Procedure, 1973 and therefore, the  Respondent Nos. 1 and 2 would
not be entitled under the provisions of the Act of 2007.  In fact, the
provisions of Section 125 of the Cr. P.C. were not sufficient to meet
the cause and protect the senior citizens and parents.  The present act
is   not   only   restricted   to   maintain   the   aged   parents,   but   cast   an

obligation on the person who inherit the property of the aged parents
to   maintain   such   aged   relatives.     Section   27   of   the   Act   of   2007
stipulates   that the jurisdiction  of  the Civil  Code  is barred    with
respect to any matters to which any provisions of the Act of 2007
applies.     Further   by   virtue   of   section   3   of   the   Act   of   2007,   the
provisions   for     an   overriding     effect   notwithstanding   anything
inconsistent contained in any  other statute.  
40 Section 11 of the said Act stipulates thus :
11. Enforcement of order of maintenance.­
1. A copy or the order of maintenance and including the
order regarding expenses of proceedings, as the  case
may be, shall be given without payment of any fee to
the senior citizen or to parent, as the case may be, in
whose favour it is made and such order may be enforced
by any Tribunal in any place where the person against
whom it is made, such Tribunal on being satisfied as to
the identity of the parties and the non­payment of the
allowance, or as the case may be, expenses, due.
2. A maintenance order made under this Act shall have the
same force and effect as an order passed under Chapter
IX of the Code of Criminal Procedure, 1973 (2 of 1974)
and shall be executed in the manner prescribed for the
execution of such order by that Code.

The intent of the act is to provide simple, inexpensive, speedy remedy
to the parents and senior citizens who  are in  distress by  way  of
summary proceedings.   Section 125 of Code of Criminal Procedure
would therefore, not be sufficient to meet the welfare of the old aged
parents and senior citizens.  
41 Under section 23 of the Act of 2007 maintenance tribunal
can issue an eviction order to ensure that the senior citizens live
peacefully in their house  without being forced to accommodate a son
who physically assaults and mentally harasses them or threatens to
dispossess them.  
42 The Petitioner is placing implicit reliance on the MOU
which does not have any probative value taking into consideration the
circumstances, in which it was executed.  The Act of 2007 confers on
the   maintenance   tribunal   express   power   to   declare   a   transfer   of
property void at the option of the transferor.  Under section 23 of the
said Act, it is to be presumed  that the intent of the legislature is to

empower the maintenance tribunal to pass effective and meaningful
orders including   consequential directions to give effect to the said
order.  The Act empowers  the tribunal to grant speedy  consequential
relief.  In the present case, although the interim relief was vacated,
the   Petitioner   and   Respondent   No.3   has   continued   to   harass   the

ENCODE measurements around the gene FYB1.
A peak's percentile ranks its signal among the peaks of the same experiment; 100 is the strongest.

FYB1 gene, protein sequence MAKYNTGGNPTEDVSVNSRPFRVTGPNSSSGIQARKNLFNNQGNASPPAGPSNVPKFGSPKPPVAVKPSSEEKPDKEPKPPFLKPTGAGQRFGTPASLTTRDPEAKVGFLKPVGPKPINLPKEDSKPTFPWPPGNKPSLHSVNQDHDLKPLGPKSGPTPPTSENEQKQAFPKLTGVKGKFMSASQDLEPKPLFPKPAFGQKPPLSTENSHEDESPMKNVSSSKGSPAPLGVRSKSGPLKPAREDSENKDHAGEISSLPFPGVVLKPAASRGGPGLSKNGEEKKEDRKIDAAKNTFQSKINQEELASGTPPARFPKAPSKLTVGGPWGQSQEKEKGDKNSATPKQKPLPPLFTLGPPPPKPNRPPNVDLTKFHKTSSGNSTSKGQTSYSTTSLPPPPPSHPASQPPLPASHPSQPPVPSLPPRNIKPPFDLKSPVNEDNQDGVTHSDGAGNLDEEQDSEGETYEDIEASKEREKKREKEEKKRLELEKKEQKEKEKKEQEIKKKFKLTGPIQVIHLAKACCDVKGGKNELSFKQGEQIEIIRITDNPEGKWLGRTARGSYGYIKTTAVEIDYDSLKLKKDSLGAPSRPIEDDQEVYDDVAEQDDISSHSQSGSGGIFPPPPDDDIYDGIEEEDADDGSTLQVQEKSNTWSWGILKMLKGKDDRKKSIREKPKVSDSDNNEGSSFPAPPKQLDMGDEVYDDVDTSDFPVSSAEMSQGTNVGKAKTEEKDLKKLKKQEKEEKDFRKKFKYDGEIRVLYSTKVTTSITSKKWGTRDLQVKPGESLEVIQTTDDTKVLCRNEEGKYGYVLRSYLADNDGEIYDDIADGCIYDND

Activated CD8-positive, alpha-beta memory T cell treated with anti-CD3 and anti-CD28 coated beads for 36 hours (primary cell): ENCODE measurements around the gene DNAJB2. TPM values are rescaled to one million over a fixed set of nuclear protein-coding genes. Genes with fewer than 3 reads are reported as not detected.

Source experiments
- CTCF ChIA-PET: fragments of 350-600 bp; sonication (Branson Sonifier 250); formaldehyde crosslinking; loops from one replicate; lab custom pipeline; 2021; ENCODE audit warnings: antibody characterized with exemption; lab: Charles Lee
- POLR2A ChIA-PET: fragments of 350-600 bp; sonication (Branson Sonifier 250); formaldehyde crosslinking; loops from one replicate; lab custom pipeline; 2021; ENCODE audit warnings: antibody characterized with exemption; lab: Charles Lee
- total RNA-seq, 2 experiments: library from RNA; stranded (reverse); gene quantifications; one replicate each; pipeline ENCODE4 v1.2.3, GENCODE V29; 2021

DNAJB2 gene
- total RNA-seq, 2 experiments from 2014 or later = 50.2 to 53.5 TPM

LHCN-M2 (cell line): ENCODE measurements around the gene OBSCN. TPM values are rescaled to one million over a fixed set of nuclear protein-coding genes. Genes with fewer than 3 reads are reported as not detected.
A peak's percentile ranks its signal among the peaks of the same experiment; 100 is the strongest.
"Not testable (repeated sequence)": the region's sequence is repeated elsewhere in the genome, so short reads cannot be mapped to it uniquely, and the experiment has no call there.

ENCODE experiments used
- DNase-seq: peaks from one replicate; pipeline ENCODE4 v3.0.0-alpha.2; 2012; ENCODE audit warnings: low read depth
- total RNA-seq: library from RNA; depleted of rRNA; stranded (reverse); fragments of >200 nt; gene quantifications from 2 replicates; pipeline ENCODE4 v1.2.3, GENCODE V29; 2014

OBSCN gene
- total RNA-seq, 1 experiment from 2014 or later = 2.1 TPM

parents   and   therefore,   it   is   necessary   to   evict   the   Petitioner   and
Respondent No. 3 from the said bungalow i.e. i.e.  Girnar Bungalow,
Plot No. 59, Sector No. 27/A, Pradhikaran, Nigadi, District Pune. 
43 It is in these circumstances that the Writ Petition being
sans merits stands dismissed on the following terms:
(i) The Order passed by the Learned Sub­Divisional Officer,
Pune   in   Criminal/SR/2/2015   and   confirmed   by   the   learned
Additional Collector, Pune in Appeal No. 2 of 2016, Pune is
hereby  maintained.
(ii) The   Petitioner   and   the   Respondent   No.   3   to   pay   Rs.
2,000/­ each to the parents/Respondent Nos. 1 and 2 from 1st
August, 2017.  

(iii) The   Petitioner   and   the   Respondent   No.   3   are   further
directed     to   vacate   the   premises   of   bungalow   i.e.     Girnar
Bungalow, Plot No. 59, Sector No. 27/A, Pradhikaran, Nigadi,
District Pune within two weeks from the date of  passing of this
order.  
(iv) In the eventuality  that the Petitioner and Respondent No.
3  do not vacate the premises of above bungalow voluntarily the
Respondent Nos. 1 and 2 are at liberty to seek   police aid to
execute the present order.  
(v) The Petitioner to pay cost   of Rs. 25,000/­ towards the
cost of litigation to the Respondent Nos. 1 and 2 jointly within 2
weeks from today.   The amount to be deposited before the
Tribunal, Pune constituted under the Maintenance and Welfare
of Parents and Senior Citizens Act, 2007, which shall not be
included in the maintenance amount.
(vi) The Tribunal at Pune is hereby directed to implement and
execute   the   Order   dated   20/2/2016   passed   by   the   Sub
Divisional   Officer,   Pune   in   Criminal/SR/2/2015   within   two
weeks from today.
44 This Court is hopeful that the Government of Maharashtra
would   take   effective   steps   to   enforce   Section   21   to   bring   about
awareness of this Act and implement Section 21 of the Maintenance
and Welfare of Parents and Senior Citizens Act, 2007.
45 The Writ Petition is disposed of accordingly. 
(SMT. SADHANA S. JADHAV,J)